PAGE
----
Wendy Dossett is Associate Professor of Religious Studies at the University of Chester, Director of Research for Chester Studies of Addiction, Recovery and Spirituality Group, and Principal Investigator of The Higher Power Project.

Dossett came to St David’s University College in 1987 to read English Literature and Religious Studies. She remembers the long bus journeys into Lampeter and the beautiful Ceredigion countryside, and also some of the campus characters and the legendary Conti’s ice cream.  

After graduating, Dossett went on to explore an interest in Buddhism through further study. As part of her Lampeter PhD, she was able to spend some time living in a Pure Land Buddhist Temple in Tokyo. Her thesis was entitled Essence and manifestation: some problems of definition in the study of religion with special reference to Jōdō Shinshū. She then trained (at Trinity College) as a religious education teacher. For the next six years, she was involved in the training of RE teachers and in the running of the Religious Education Resources Centre at the College. 

Dossett lectured in Religious Studies at the University of Wales Lampeter from 2000 to 2010. Her role included being a director of the Alister Hardy Religious Experience Centre. This houses an archive of over 6 000 accounts of religious and spiritual experience, reported by members of the public. Dossett also supervised the research work of many students and scholars who used the Alister Hardy collection. 

She worked for a year at the Rhoserchan Project, a residential drug and alcohol addiction rehabilitation project, just outside Aberystwyth. This gave her first-hand experience upon which to build her later research in spirituality and addiction recovery. She trained as a mindfulness teacher through Bangor University and is particularly interested in the use of mindfulness in treating substance use disorders. 

After leaving Lampeter she became a senior lecturer in Religious Studies at the University of Chester, where she is also Director of Research of the Chester Studies of Addiction, Recovery and Spirituality Group. Dossett describes her work as exploring ‘a variety of religious, spiritual and secular responses to anxiety and dislocation associated with modernity, especially in relation to the phenomenon of recovery from addiction.’ 

Dosset is the Principal Investigator of the Higher Power Project, a research project which seeks to record and map the range of understandings of ‘higher power’ or ‘power greater than themselves’ used by people in Twelve Step recovery from substance addictions. (Organizations using a Twelve-step program include Alcoholics Anonymous.) First of all, sufferers acknowledge that their own will power is inadequate. The second step is, ‘Came to believe that a Power greater than ourselves could restore us to sanity’. However, this ‘higher power’ is not necessarily the god of religion. It may be the person’s friends or support group; it may be nature; it may be a force of some kind. Participants in Dossett’s project were asked to discuss what this higher power meant to them.  They found that participating in this research project often helped deepen their own recovery. Dossett has commented, ‘Whatever impacts my research does or doesn’t have for the Research Excellence Framework or REF, the fact that it has helped and reassured the very people who have generously shared their story with me means a great deal.’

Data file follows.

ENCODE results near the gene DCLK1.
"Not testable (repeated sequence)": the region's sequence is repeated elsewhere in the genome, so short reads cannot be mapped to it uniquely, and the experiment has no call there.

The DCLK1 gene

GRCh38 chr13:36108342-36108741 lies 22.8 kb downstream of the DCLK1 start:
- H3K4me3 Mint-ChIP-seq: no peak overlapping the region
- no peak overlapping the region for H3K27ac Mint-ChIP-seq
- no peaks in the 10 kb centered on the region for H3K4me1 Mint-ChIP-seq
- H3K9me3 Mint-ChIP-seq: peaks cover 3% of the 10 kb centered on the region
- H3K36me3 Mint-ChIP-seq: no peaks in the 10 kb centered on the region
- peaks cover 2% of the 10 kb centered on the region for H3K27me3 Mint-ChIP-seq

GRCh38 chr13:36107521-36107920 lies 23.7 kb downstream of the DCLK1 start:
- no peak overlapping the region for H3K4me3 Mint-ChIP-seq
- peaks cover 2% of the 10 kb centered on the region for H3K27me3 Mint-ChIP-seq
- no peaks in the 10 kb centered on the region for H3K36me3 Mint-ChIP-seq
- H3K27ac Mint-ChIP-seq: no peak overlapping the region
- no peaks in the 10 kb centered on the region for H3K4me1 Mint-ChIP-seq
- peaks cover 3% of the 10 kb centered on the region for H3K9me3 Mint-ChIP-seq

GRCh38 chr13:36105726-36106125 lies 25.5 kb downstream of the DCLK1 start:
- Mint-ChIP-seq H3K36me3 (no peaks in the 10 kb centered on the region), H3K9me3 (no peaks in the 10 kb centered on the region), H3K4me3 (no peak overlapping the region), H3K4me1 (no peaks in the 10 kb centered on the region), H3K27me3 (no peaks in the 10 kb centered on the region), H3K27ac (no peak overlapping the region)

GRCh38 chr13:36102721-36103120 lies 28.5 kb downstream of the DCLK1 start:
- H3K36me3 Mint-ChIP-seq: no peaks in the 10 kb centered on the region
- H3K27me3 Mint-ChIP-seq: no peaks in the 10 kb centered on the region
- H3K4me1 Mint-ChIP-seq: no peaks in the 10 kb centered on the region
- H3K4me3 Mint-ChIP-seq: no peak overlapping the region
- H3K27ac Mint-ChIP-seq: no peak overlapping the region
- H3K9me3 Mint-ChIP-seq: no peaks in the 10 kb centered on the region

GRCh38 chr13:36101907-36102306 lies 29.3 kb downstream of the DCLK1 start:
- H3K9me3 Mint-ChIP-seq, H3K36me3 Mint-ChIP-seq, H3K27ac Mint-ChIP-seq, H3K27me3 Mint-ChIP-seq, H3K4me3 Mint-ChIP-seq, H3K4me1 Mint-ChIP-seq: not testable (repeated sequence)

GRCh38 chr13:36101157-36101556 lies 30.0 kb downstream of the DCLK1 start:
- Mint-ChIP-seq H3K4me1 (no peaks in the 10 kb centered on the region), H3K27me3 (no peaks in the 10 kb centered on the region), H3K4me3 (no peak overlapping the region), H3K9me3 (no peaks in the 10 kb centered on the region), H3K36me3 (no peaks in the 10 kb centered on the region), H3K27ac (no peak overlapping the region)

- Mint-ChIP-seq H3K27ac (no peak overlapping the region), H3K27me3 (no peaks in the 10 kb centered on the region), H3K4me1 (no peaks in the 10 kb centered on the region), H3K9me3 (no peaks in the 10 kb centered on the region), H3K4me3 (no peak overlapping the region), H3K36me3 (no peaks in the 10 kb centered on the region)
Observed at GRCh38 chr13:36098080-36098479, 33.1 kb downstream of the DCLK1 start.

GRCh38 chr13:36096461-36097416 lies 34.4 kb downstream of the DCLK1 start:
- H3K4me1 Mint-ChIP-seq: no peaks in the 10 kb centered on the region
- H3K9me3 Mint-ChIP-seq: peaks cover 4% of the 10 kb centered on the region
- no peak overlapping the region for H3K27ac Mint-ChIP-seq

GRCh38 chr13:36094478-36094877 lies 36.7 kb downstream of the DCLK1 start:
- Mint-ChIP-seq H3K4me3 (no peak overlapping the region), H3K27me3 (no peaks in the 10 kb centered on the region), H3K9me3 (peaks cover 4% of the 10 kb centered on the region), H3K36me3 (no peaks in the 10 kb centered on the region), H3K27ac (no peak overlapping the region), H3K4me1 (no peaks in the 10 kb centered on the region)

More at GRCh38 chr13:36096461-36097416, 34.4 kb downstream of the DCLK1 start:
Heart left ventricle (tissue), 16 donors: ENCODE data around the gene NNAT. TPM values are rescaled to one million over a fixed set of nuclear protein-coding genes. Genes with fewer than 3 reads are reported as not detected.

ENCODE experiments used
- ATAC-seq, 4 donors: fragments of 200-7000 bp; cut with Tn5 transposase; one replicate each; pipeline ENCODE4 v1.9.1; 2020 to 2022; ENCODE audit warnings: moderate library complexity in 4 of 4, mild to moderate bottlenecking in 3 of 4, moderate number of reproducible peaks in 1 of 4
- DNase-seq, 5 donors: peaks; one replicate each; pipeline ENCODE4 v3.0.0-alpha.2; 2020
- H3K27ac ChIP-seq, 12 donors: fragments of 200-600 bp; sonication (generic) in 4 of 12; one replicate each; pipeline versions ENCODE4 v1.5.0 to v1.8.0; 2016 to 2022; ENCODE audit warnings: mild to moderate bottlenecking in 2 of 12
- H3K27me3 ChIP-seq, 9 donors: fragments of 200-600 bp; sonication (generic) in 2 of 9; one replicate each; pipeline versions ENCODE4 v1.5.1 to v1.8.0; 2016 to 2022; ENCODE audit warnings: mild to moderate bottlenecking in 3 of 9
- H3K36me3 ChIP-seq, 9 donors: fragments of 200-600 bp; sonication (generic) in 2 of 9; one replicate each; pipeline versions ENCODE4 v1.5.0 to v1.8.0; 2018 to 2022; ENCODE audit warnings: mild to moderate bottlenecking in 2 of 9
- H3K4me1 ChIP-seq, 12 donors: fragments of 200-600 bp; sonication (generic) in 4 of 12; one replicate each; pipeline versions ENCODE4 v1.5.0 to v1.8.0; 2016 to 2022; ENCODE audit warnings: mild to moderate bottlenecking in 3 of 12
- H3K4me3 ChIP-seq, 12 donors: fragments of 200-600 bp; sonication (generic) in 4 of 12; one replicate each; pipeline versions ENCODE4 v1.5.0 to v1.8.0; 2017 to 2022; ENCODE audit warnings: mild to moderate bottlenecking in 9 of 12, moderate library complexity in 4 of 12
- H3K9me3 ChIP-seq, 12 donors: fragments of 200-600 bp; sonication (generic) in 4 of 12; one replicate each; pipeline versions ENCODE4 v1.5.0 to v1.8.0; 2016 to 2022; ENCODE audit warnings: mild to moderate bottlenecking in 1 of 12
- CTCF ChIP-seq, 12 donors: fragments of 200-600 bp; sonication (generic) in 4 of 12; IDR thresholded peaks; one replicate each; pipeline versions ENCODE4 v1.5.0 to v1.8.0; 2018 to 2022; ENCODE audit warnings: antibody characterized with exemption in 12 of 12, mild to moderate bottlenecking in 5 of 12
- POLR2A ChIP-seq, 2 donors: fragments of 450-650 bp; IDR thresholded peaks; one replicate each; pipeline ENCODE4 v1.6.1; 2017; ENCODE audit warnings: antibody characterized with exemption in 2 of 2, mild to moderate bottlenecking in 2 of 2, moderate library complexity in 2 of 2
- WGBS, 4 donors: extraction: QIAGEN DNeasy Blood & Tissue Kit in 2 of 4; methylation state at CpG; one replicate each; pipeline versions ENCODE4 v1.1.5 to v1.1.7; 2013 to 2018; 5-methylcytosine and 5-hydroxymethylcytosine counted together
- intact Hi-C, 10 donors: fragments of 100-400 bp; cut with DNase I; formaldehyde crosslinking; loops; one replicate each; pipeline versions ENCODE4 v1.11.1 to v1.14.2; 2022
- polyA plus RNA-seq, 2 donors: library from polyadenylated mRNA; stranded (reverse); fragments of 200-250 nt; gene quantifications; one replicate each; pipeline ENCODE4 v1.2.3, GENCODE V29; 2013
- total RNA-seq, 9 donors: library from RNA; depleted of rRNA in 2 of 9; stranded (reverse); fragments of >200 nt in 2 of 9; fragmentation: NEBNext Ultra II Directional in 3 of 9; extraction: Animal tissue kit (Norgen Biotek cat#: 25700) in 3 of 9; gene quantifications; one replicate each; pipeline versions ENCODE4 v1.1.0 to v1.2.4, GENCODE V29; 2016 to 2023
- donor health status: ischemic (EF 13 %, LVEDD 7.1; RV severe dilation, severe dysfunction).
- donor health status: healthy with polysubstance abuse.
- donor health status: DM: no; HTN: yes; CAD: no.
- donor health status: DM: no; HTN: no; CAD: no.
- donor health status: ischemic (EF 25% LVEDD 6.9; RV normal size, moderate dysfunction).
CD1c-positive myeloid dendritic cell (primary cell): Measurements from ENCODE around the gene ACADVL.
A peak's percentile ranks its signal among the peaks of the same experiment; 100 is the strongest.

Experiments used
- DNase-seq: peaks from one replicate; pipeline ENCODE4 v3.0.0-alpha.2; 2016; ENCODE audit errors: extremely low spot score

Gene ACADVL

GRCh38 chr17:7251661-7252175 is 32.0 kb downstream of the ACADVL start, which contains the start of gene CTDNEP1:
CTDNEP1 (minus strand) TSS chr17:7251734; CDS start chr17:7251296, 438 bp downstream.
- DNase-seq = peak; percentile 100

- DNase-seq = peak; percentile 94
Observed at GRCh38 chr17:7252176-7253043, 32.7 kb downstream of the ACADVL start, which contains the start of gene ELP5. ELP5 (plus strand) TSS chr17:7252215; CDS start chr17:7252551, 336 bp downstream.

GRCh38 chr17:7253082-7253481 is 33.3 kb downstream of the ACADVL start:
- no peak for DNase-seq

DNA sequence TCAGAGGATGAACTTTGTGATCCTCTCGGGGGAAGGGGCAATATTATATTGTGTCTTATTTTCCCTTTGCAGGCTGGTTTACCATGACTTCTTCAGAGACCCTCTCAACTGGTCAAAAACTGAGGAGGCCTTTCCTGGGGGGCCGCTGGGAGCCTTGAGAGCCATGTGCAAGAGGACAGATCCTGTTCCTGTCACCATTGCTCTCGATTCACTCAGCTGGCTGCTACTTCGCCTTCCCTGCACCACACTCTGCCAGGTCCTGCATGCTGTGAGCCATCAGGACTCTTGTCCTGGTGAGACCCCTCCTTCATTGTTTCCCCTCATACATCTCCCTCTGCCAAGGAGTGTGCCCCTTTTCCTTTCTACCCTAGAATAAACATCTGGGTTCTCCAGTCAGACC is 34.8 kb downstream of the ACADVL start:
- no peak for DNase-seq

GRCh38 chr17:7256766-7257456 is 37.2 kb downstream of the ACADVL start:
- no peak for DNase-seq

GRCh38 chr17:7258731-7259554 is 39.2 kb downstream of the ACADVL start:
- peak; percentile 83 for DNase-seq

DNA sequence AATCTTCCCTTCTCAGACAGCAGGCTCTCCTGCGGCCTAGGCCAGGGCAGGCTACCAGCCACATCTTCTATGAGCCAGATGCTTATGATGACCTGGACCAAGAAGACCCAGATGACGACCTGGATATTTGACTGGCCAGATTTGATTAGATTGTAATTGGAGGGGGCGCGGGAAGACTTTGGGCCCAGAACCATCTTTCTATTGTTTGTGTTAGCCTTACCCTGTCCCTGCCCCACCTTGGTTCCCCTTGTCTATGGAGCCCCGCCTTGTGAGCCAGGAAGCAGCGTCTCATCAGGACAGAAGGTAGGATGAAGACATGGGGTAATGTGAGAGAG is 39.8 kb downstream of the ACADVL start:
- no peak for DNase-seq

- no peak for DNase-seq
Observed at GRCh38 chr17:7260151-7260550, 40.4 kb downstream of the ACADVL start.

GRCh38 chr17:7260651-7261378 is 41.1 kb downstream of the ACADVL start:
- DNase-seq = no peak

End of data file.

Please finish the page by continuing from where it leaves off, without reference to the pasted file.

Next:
Dossett was one of the co-editors of Alternative Salvations: Engaging the Sacred and the Secular, published by Bloomsbury in 2015. The volume examined broad concepts including ‘religious’, ‘secular’, ‘spiritual’, ‘post-Christian’, and ‘post-secular’; a series of studies questioned the usefulness of these wide categories. Dossett herself contributed a chapter on Twelve-Step Recovery, reviewing both the Christian origins of Alcoholics Anonymous and the use of ‘higher power’ language among its members. Dossett has also written a number of other journal articles and book chapters. Her most cited article is Addiction, Spirituality and 12-Step programmes, published in International Social Work, vol. 56, no. 3 (2013). This article was selected by Psychology Progress as a ‘Key Research Article’, ‘selected from a wide variety of peer reviewed journals and … judged to be of major importance in their respective fields’. 

In addition to her main research interest, Dossett is still involved in school religious education and in training teachers. For the last twenty years, she has been an A level principal examiner for one of the four Public Examination Boards. This has involved writing syllabuses, setting exam papers, leading marking teams and providing continuous professional development for teachers. She has written several textbooks for A levels and AS levels, (Religion in Contemporary Society; Religious Experience; Buddhism for AS Students and Judaism for AS Students). For ten years, she was secretary of the Shap Working Party for Religions in Education. For five years she represented TRS-UK, (the body acting on behalf of UK theology and religious studies departments), on the Religious Education Council of England and Wales. 

 Sources 

University of Chester (2020). Dr Wendy Dossett. Retrieved July 22 2020 from https://www1.chester.ac.uk/departments/theology-and-religious-studies/staff/wendy-dossett 

Wendy Dossett (2020). LinkedIn [Profile page]. Retrieved July 22 2020 from https://www.linkedin.com/in/wendy-dossett-2833a8a2/ 

Reed, M. (Producer). (Producer). (2019, May 11). Celebrating your unsung impacts. [Audio podcast]. Retrieved July 22 2020 from https://www.fasttrackimpact.com/podcast/episode/548d0c68/celebrating-your-unsung-impacts 

Alcoholics Anonymous (n.d.) The twelve steps of Alcoholics Anonymous. Retrieved July 22 2020 from https://www.alcoholics-anonymous.org.uk/About-AA/The-12-Steps-of-AA